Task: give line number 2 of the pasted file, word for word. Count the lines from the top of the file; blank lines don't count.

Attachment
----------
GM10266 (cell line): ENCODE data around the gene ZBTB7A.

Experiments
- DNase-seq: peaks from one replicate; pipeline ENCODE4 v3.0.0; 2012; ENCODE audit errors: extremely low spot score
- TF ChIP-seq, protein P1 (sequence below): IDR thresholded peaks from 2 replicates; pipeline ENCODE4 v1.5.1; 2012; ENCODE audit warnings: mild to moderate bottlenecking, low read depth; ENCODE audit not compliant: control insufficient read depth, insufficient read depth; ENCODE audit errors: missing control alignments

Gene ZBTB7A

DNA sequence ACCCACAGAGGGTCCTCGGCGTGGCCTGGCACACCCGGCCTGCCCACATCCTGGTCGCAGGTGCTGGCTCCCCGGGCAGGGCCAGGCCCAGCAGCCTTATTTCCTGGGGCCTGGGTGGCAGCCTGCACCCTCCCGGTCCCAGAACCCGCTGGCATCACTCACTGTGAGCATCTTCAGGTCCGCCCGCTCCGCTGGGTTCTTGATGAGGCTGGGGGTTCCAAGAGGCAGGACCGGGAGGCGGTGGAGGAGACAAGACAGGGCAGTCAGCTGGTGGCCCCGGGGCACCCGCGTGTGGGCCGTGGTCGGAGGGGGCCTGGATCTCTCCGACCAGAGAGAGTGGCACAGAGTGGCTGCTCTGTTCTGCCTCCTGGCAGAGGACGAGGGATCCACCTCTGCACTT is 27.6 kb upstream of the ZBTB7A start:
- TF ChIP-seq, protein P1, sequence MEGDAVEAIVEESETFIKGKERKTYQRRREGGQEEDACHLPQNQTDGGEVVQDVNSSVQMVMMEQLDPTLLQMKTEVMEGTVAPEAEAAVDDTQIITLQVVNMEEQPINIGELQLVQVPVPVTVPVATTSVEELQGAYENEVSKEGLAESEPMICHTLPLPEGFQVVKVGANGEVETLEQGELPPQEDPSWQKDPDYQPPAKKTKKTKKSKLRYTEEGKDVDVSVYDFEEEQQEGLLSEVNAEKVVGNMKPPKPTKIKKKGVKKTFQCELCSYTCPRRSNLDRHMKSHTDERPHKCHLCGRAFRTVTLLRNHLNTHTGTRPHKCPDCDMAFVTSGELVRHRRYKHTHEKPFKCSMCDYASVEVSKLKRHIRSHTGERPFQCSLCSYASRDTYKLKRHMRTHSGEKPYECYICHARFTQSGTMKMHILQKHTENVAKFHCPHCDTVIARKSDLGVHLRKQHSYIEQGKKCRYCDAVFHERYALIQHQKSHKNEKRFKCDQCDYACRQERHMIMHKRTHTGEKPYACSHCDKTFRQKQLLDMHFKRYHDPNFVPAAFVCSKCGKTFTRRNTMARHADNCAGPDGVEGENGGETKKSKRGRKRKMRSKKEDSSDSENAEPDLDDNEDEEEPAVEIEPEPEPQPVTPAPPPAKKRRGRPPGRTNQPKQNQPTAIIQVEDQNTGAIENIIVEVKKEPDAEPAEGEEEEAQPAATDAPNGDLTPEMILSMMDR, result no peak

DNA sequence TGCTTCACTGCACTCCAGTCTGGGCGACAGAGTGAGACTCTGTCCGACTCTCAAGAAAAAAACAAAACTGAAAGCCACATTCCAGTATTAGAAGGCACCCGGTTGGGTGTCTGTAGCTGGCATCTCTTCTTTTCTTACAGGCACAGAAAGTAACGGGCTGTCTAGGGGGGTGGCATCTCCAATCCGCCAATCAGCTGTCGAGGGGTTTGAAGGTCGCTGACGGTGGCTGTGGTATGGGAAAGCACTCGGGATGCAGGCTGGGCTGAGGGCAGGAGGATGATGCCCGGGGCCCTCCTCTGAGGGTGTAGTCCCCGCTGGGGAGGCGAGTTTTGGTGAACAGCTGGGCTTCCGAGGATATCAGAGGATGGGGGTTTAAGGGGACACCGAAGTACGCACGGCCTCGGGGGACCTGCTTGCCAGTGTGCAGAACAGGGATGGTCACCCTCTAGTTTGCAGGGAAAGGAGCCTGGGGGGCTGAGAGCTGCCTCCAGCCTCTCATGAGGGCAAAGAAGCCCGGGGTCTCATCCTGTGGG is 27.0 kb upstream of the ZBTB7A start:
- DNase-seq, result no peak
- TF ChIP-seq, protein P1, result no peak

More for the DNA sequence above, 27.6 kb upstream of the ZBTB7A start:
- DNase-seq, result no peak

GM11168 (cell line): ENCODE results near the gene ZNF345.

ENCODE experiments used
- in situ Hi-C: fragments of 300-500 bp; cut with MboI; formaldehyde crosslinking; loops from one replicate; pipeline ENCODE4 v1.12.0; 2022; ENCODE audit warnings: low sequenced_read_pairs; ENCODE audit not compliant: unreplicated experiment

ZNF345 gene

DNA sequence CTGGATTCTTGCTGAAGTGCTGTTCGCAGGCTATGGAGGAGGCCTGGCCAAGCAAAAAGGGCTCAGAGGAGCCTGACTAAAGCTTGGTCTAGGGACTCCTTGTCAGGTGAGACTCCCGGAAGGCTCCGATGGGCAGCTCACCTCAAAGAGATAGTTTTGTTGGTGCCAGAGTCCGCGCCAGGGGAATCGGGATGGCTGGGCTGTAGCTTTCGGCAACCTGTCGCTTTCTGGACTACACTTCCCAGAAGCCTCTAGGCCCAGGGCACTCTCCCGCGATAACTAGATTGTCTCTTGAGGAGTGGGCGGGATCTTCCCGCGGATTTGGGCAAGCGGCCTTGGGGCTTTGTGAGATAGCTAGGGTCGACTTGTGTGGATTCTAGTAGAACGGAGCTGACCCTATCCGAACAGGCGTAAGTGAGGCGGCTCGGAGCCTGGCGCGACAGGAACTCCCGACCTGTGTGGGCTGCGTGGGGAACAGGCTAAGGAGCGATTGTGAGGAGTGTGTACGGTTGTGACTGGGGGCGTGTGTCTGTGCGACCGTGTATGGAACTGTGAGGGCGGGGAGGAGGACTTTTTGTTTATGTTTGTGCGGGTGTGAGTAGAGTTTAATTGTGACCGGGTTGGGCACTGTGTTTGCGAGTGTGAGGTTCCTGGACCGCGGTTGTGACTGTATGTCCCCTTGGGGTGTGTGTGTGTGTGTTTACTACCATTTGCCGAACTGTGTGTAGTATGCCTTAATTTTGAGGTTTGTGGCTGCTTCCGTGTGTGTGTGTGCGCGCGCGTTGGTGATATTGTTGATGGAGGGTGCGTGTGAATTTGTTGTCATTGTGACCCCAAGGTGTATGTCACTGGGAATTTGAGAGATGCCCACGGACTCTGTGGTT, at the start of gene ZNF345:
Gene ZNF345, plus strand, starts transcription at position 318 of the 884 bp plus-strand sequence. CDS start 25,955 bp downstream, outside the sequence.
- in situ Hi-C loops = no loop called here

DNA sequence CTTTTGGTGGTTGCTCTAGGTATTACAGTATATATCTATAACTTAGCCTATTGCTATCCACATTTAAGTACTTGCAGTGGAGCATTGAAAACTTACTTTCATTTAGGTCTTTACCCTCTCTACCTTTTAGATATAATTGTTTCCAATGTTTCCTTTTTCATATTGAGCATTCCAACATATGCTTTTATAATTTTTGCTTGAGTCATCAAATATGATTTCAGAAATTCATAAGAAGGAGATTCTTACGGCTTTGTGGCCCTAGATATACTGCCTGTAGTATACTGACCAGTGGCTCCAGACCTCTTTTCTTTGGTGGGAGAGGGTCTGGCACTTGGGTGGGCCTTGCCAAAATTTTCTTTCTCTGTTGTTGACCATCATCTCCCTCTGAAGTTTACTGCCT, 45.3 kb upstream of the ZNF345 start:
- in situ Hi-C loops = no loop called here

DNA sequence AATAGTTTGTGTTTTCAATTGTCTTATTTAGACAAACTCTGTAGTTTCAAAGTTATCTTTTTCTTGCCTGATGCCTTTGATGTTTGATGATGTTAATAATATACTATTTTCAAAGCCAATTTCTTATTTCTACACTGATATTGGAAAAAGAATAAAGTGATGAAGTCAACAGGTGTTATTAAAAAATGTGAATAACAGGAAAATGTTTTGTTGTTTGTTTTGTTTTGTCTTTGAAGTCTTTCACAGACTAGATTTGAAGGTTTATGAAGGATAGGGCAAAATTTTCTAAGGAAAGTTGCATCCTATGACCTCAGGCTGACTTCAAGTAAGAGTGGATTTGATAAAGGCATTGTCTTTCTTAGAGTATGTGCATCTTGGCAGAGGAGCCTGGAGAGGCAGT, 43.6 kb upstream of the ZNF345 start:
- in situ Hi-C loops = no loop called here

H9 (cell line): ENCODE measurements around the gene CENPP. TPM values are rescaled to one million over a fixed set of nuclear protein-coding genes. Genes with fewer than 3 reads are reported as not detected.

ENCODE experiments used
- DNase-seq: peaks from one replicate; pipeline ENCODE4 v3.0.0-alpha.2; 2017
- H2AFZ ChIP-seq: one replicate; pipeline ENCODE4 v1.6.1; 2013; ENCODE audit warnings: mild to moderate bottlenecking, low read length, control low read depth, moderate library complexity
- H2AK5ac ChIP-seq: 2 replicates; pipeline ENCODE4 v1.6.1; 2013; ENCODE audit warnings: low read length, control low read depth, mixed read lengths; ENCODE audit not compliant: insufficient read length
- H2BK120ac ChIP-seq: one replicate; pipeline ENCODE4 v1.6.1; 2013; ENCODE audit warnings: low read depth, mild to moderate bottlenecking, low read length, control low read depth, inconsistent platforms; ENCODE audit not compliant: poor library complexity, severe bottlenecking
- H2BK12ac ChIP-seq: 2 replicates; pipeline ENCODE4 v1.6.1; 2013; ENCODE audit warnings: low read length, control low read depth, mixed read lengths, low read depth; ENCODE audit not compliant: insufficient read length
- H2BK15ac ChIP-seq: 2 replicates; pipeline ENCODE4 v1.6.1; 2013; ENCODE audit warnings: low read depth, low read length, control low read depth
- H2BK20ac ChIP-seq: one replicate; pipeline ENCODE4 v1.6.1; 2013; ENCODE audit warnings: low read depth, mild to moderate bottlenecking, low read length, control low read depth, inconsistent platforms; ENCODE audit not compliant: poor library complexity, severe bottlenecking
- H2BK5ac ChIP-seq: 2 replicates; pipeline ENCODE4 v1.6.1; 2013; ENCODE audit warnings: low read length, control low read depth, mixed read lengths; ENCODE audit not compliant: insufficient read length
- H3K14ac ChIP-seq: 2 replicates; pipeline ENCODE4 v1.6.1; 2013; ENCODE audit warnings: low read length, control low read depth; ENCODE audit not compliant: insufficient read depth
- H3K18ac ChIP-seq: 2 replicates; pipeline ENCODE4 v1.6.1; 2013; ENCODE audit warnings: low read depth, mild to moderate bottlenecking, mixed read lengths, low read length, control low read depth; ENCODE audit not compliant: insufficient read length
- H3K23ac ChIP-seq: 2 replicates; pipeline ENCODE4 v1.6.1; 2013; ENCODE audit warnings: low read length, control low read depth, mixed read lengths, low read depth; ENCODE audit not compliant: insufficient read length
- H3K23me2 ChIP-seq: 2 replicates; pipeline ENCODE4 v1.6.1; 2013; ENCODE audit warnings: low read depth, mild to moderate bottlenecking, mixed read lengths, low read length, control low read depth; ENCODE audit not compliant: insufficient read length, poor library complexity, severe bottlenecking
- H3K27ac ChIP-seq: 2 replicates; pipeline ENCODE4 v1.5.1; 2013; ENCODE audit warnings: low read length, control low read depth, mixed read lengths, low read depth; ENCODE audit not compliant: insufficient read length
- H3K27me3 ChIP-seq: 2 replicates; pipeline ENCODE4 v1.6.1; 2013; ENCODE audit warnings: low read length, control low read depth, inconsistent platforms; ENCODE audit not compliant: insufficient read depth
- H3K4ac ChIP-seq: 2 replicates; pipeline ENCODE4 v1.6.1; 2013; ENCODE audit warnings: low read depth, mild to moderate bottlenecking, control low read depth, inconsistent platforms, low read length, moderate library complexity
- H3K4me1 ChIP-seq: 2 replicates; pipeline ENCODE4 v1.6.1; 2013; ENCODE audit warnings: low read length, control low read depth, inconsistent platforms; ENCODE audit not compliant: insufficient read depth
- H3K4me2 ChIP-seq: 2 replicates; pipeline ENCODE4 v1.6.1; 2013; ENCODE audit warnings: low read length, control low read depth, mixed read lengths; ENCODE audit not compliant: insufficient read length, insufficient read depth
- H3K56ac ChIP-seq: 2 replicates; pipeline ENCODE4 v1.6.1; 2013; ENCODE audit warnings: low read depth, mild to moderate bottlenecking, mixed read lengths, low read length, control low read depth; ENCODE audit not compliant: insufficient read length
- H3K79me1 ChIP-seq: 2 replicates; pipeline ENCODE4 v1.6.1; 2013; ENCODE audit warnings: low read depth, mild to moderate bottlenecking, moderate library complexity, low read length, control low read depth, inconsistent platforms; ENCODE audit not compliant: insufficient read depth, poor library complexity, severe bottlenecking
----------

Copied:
Experiments